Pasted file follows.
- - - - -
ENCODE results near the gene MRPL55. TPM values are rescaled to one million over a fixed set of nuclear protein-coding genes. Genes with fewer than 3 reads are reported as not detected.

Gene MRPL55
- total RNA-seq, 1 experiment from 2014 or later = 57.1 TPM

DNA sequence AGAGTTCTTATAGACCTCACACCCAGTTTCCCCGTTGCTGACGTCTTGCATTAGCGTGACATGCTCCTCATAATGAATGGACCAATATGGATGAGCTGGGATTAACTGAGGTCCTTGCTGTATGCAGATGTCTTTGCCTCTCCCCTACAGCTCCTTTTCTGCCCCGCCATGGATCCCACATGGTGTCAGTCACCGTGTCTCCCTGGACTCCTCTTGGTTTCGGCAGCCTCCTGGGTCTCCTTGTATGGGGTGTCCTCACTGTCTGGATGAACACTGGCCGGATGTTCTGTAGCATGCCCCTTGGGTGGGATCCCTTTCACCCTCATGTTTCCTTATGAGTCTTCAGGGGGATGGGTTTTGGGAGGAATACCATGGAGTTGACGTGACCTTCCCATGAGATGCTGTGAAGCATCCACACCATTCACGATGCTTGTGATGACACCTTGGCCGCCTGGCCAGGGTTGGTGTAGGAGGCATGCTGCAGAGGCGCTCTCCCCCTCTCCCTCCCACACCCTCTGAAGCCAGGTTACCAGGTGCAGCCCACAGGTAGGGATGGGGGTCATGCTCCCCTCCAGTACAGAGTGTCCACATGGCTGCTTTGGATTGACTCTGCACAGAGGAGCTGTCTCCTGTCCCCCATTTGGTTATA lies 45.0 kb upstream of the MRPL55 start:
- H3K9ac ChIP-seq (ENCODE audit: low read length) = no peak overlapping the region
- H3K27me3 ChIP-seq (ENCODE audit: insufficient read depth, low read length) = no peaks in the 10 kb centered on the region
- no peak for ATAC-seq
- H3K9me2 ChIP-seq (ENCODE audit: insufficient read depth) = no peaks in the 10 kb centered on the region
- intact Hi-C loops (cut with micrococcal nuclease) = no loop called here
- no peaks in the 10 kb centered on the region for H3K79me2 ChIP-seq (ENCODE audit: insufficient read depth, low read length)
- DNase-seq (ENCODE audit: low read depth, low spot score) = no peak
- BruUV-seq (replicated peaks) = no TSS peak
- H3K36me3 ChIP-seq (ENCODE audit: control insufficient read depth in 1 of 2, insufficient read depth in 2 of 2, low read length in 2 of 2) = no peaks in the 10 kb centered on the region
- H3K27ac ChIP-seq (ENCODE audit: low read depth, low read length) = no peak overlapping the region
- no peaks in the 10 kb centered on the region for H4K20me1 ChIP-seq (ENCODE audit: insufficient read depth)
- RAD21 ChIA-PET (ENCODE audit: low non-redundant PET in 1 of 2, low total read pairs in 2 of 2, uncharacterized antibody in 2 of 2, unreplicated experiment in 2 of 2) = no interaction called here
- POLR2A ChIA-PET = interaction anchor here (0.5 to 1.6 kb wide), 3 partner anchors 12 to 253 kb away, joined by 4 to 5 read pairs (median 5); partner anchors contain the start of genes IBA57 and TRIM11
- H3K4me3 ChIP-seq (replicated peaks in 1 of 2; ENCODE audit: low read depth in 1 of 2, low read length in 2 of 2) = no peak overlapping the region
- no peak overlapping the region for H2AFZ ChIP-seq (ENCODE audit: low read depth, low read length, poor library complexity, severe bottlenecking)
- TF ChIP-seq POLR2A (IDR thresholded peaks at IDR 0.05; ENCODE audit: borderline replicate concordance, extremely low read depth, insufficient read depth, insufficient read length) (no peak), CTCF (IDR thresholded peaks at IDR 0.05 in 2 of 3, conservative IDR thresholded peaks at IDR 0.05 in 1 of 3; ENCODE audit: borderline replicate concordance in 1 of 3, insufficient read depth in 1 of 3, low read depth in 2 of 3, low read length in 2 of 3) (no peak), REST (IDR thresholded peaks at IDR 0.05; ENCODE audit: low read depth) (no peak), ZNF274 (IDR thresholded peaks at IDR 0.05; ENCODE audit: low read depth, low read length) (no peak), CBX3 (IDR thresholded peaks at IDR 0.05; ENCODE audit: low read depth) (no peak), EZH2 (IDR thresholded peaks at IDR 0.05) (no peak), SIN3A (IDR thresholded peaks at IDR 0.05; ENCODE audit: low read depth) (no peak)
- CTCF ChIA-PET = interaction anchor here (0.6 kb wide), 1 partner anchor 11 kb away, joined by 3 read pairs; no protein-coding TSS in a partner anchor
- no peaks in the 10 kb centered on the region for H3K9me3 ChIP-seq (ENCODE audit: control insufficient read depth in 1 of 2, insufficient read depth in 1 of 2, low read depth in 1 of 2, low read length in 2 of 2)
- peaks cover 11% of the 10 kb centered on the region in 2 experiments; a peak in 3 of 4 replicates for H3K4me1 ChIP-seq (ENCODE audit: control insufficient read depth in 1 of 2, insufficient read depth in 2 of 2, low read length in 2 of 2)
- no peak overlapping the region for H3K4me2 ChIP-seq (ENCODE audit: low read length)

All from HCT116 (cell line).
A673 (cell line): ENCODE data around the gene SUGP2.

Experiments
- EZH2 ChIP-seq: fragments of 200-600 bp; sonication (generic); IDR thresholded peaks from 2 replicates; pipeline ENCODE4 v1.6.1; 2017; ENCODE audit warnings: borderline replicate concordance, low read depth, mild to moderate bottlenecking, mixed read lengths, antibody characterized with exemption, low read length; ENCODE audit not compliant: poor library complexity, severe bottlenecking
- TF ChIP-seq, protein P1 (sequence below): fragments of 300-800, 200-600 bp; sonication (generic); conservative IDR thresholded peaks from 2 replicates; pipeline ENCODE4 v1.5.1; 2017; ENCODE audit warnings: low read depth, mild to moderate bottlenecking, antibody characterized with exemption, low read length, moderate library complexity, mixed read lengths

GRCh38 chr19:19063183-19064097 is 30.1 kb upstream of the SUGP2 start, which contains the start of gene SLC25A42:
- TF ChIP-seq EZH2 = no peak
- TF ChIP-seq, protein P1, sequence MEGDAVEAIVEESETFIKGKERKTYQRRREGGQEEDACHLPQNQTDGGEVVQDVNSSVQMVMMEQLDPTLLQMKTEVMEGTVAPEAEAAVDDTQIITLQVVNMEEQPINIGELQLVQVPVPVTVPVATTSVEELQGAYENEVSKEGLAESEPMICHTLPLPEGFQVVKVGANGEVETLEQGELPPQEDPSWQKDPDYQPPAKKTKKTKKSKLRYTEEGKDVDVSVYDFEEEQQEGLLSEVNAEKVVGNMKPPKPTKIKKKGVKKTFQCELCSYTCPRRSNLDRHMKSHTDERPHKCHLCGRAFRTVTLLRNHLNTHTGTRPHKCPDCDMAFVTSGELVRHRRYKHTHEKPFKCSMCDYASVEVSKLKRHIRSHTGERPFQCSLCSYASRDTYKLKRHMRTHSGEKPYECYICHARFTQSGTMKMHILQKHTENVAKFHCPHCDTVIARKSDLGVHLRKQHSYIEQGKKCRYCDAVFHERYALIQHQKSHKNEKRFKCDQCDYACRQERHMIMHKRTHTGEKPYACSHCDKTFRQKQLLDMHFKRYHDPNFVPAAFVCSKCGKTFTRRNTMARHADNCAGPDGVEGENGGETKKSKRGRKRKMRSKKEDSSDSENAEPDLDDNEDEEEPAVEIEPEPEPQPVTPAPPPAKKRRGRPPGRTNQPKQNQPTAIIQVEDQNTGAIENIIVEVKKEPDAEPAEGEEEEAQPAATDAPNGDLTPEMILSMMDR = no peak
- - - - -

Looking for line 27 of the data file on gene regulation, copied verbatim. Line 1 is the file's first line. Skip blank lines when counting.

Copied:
Experiments